CASA Corner: Attorneys discuss CASA volunteers |

CASA Corner: Attorneys discuss CASA volunteers

Wendy David
CASA volunteer

Court appointed Special Advocates work with a specialized panel of attorneys that argue dependency cases and represent the parties in each case, namely children and parents. This month, two of the panel attorneys share their views on what role a CASA plays in Dependency Court and the legal process that strives to keep children safe and families healthy.

Attorney Kimberly Hunt writes, “CASA volunteers are charged with the duty of advocating for abused and neglected children. Typically CASA advocates are viewed as volunteering their time to help children in unfortunate and even unmentionable situations. As a Dependency Attorney I often have a slightly different take on CASA advocates.

“While I certainly recognize and appreciate the truly worthy cause these volunteers choose to dedicate their time to, I appreciate the help CASAs provide myself in representing my clients. I believe the more information you can have in a case the better; and whether I am representing the child or the parent accused of abuse or neglect, I often look to a CASA for valuable information that may not otherwise be available. We, as attorneys, are sometimes limited in what information we can obtain on our own, which is one reason CASAs have been so valuably looked to in these cases. Oftentimes CASAs are the eyes and ears behind the scenes that can provide true insight in to what is actually going on with a family and what is in the best interest of a child.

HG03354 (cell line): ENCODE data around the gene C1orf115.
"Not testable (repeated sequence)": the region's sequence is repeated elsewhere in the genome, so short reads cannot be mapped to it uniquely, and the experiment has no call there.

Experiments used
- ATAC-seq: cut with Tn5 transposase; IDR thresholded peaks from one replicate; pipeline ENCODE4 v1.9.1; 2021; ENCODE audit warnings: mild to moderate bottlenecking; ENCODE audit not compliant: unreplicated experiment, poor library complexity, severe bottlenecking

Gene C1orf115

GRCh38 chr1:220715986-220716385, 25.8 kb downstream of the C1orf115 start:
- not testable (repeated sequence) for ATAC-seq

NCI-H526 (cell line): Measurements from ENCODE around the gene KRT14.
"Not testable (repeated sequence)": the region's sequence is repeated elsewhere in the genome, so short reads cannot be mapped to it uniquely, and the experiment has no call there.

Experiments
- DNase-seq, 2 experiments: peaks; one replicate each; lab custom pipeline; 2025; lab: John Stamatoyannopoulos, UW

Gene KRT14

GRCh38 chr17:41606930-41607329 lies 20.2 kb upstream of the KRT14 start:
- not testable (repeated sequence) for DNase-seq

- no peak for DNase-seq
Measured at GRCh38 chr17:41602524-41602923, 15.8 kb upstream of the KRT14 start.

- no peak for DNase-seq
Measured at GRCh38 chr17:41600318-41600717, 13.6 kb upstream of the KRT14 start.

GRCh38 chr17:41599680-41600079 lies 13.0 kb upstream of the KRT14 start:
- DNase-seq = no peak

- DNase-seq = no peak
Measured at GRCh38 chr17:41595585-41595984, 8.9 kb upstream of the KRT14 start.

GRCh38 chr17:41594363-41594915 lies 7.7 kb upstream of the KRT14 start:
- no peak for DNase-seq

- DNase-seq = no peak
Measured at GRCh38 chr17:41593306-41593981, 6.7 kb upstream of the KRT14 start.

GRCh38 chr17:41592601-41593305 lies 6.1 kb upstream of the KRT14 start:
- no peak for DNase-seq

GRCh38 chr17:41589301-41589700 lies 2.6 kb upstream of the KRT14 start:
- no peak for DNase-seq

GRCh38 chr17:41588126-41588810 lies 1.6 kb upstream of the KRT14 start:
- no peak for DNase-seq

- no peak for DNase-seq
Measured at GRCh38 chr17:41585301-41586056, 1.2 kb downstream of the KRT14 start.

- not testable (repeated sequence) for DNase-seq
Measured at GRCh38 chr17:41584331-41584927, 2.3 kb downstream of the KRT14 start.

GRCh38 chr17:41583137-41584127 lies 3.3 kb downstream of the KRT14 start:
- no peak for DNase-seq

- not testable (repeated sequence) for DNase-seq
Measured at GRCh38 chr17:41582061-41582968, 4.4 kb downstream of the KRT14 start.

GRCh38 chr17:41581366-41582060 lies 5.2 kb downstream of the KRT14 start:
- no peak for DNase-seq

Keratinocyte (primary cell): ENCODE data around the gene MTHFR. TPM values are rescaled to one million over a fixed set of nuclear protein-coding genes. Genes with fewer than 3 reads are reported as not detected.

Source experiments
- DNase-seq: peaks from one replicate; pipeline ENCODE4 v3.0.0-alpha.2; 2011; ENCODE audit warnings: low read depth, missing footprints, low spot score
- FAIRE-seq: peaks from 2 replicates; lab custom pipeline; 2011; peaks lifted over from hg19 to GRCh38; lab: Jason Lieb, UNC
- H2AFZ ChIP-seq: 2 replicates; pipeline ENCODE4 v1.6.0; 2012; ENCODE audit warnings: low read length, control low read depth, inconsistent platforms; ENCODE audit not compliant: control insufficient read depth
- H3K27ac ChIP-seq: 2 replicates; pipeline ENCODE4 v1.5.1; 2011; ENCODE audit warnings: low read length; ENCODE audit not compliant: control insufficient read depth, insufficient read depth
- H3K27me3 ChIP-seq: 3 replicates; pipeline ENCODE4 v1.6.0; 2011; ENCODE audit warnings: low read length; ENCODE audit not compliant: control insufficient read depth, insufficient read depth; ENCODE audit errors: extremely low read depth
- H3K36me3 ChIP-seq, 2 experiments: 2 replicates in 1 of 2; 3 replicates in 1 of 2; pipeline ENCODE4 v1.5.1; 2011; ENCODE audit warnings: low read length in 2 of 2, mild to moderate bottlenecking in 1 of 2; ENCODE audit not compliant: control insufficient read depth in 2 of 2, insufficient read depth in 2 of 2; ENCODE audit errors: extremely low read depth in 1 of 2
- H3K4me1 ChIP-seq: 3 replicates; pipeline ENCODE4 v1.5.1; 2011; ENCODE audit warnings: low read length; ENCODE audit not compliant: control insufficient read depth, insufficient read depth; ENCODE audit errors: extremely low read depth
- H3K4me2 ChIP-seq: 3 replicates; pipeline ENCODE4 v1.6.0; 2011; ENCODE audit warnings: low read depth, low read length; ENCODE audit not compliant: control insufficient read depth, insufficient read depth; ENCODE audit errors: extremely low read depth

“And while I as an attorney may not always agree with a CASA’s evaluation of a case or particular requests for any given child, I continue to consider CASAs a valuable part of our Dependency System and hope the ability to appoint CASAs in these difficult cases remain long into the future. This hope is rooted in the belief that aside from the valuable information CASAs provide to attorneys and the Court in each case, they oftentimes become much more than a volunteer advocate assigned by a Judge to advocate for abused and neglected children. CASAs become a friend, a confidant and source of stability for these children and sometimes the entire family. These bonds can and have developed into long-term relationships with kids and parents alike. I cannot help but be thankful for the commitment of one person choosing to volunteer their spare time, given the positive impact it can have on a child and often a family’s life.”

Attorney Lori London, who has worked with CASA volunteers for 18 years, knows their value well and shares, “A CASA is a friend to a child. A CASA is a voice for that child in a Courtroom. A CASA is you. Those of us who serve in the Dependency Courts strive to do what is best for families in the most difficult of times for that family. The more information we have from the child’s point of view the easier it is for us to get a real view of what the family needs in order to make it whole and healthy for that child. The input we receive from a CASA worker can help make the difference in where that child will live, what services that child and their parents will get, and deciding whether it is safe for the child to go home. If you love children and you have the time to make a commitment to a child think about being a CASA. You can make a difference in a child’s life. The reward for you and for that child will last a lifetime.”

– For more information about CASA, please contact CASA in South Lake Tahoe at 573-3072.

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